The latest efforts by state authorities to protect the police who abuse their authority has been dealt a blow by the US Supreme Court. From the Chicago Tribune:
The Supreme Court refused on Monday to revive a controversial Illinois law that prohibited audio recordings of police officers acting in public places, a ban that critics said violated the First Amendment of the U.S. Constitution.
Without comment, the court on Monday let stand a May 8 ruling by the 7th U.S. Circuit Court of Appeals in Chicago that blocked enforcement of the law, which had made it a felony to record audio of conversations unless all parties consented.
In a 2-1 ruling, the 7th Circuit called the law “the broadest of its kind,” and said it likely violated the free speech and free press guarantees in the First Amendment.
“After the Rodney King beating, Chicago police decided to use an old anti-eavesdropping law to protect themselves-a law which basically made it a felony to record a conversation unless all parties agree to be recorded,” said O’Donnell, giving part of the back-story. “That, in effect, meant you couldn’t shoot video of Chicago police because, of course, video recording normally includes sound.” [..]
“The good police officers in this country, which is to say most of the police officers in this country, have no problem with the Supreme Court’s decision this week,” said O’Donnell. “Thanks to federal judges appointed by both Democratic and Republican presidents, some Chicago cops-the bad ones-have something new to fear, tonight: your video camera.”
As a native Chicagoan, I remain astonished that citizens have allowed Alvarez to remain in office as she has publicly sought to strip them of their rights and block a tool that has been used repeatedly to show police abuse. For a leading and generally liberal jurisdiction, Chicago has the ignominy and dishonor of leading the effort to fight core civil liberties in this area. [..]
It is otherworldly to see these abuses occurring in two usually progressive jurisdictions of California and Illinois. Alvarez has become the leader of this rogue’s gallery of prosecutors who have strived to jail their own citizens for monitoring police in public. It is, to put it bluntly, a disgrace. While Alvarez failed in her latest bid, she and other prosecutors remain undeterred in their desire to see citizens punished for such videotapes – tapes that have featured prominently in establishing false arrests and police abuse. Before such filming, abuse claims were overwhelmingly rejected with the denials of the officers. Now, there is often undeniable proof – proof that Alvarez and others want barred under the threat of criminal prosecution.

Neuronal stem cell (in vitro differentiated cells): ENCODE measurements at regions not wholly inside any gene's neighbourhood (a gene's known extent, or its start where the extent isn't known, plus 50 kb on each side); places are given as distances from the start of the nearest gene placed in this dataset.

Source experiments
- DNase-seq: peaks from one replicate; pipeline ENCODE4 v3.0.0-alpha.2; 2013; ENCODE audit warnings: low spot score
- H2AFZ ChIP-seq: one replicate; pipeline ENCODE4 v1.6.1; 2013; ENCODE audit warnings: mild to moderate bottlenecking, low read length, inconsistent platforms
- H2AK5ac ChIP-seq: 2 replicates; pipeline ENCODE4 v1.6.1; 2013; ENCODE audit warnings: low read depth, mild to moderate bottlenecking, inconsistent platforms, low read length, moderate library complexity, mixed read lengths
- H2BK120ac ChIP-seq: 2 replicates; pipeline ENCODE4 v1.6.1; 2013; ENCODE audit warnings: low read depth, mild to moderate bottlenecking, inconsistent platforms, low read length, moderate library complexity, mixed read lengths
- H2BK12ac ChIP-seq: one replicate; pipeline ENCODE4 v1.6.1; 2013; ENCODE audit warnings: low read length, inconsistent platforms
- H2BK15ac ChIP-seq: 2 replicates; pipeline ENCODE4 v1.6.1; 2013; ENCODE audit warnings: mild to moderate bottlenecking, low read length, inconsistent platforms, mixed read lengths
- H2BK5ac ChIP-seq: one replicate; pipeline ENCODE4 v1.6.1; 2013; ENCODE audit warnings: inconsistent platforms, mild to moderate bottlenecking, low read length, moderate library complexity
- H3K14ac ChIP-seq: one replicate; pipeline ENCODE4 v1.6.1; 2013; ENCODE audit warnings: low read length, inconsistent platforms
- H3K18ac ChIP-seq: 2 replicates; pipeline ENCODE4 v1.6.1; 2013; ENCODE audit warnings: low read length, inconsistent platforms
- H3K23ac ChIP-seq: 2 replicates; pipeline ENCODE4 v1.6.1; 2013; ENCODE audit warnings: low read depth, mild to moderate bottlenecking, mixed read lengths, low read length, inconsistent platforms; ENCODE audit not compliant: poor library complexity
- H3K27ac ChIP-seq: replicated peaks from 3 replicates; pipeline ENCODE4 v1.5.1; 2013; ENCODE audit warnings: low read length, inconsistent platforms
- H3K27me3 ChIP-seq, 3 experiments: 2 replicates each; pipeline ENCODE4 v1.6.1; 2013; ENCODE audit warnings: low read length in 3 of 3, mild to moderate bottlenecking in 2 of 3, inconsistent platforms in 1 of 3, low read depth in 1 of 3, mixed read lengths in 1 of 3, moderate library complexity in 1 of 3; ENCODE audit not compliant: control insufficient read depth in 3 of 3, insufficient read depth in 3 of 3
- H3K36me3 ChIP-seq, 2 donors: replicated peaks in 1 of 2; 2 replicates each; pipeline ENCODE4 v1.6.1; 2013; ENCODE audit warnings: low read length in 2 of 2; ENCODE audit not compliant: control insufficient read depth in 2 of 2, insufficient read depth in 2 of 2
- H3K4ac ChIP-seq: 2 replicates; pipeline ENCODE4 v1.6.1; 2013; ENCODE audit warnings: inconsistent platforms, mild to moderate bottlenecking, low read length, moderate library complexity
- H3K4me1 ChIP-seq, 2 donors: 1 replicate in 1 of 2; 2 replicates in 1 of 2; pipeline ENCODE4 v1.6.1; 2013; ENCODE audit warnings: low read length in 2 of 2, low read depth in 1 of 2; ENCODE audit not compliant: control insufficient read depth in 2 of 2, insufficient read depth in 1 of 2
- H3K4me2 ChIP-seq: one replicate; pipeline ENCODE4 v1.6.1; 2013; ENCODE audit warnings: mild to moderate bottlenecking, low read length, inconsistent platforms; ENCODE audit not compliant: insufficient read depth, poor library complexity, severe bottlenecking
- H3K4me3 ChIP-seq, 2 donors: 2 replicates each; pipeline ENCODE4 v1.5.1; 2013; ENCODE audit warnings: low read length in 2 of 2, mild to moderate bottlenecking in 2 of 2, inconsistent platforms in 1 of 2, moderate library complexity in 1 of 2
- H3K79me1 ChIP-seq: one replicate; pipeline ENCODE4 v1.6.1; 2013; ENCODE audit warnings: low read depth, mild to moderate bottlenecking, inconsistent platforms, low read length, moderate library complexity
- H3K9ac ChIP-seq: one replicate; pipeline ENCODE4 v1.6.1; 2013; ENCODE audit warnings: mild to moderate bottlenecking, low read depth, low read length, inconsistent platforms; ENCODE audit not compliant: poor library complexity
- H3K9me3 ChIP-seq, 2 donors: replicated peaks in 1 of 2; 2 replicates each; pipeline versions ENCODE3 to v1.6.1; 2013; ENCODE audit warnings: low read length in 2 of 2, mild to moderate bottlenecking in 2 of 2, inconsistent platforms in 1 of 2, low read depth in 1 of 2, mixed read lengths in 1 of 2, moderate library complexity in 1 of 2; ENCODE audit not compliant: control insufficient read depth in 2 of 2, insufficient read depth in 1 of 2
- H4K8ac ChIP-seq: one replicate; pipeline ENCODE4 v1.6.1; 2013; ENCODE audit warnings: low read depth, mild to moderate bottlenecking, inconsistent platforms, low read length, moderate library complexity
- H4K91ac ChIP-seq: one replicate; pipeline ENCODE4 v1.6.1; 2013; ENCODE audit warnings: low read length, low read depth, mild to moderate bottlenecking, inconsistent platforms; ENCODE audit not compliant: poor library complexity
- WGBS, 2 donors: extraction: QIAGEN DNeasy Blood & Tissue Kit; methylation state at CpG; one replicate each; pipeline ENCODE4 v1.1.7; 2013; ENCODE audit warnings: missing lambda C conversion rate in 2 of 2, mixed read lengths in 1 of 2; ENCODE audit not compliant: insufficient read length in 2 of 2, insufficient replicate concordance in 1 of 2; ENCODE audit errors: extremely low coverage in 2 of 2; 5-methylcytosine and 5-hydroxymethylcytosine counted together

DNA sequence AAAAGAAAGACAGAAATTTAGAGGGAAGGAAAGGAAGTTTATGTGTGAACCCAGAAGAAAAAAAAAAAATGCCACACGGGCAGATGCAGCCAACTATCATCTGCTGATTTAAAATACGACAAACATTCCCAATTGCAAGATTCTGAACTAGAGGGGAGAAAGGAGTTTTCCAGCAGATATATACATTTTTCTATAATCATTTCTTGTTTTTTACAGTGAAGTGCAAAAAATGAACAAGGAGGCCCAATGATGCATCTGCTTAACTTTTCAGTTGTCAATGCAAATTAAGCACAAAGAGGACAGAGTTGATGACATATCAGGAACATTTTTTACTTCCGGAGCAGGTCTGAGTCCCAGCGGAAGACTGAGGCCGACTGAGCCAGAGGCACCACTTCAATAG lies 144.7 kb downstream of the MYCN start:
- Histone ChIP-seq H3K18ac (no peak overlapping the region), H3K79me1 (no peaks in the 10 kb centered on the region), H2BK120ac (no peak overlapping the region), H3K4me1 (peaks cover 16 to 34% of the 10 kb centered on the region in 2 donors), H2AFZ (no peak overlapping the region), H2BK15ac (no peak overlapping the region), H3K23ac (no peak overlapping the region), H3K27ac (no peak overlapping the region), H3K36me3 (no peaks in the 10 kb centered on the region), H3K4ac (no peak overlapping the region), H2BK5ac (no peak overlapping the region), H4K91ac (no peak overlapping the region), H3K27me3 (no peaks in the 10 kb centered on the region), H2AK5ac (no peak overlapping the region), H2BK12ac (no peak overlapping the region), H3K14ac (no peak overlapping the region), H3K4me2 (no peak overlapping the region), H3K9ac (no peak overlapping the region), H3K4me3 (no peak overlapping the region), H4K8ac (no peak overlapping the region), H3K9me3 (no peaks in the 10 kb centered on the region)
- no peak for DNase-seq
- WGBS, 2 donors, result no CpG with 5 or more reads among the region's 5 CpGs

Prof. Turley also points out that the trend to protect bad police is not over:
We have been discussing the continued effort of prosecutors and police to jail citizens who photograph or videotape police in public. For a prior column, click here. Now, in California, another such arrest has been videotaped in California as Daniel J. Saulmon was charged with resisting, delaying and obstructing an officer when the video shows him standing at a distance and not interfering in any way with the arrest.
The officer immediately demanded to know what Saulmon is doing when it is obvious, as Saulmon indicates, that he is filming the scene. Saulmon states that he does not want to speak to the officer when asked for his identification and the officer immediately puts him under arrest. Ironically, the officer then tells him that he doesn’t need any identification since that will be handled at the booking. [..]
Saulmon reportedly spent days in jail. Such jailings serve as a deterrent for abusive police officers since few citizens want to face such incarceration as well as the cost of defending against criminal charges. Even when later thrown out (which often happen to such charges), the message is sent and the officers are rarely disciplined. I have little doubt that this case will be thrown out. The question is whether people in California will demand action to discipline the officer, who swore to charges that are clearly invalid and abusive.
And these cases from Maryland and Massachusetts
In Maryland in July, Anthony Graber got a well-deserved speeding ticket, but his real mistake was posting footage from his motorcycle helmet-cam on YouTube. It showed an irate off-duty, out-of-uniform officer pulling him over with his gun drawn. Prosecutors obtained a grand jury indictment against Graber on felony wiretap charges, which carry a 16-year prison sentence.
In Boston in August, the U.S. 1st Circuit Court of Appeals ruled unambiguously that the Constitution protects citizen videographers filming in public. In that case, attorney Simon Glik was walking past the Boston Common on Oct. 1, 2007, when he came upon three Boston officers arresting a man. Glik turned on his cellphone camera after hearing a witness say the police were being abusive. An officer told Glik to turn off his camera. When Glik refused, he was arrested for violation of the state wiretap statute, disturbing the peace and, for good measure, aiding in the escape of a prisoner.
The charges were dismissed after a public outcry, but in a later civil rights case, city attorneys fought to deny citizens the right to videotape police. The court rejected Boston’s arguments and found that the police had denied Glik his 1st and 4th Amendment rights.
Score one for the 1st and 4th Amendments.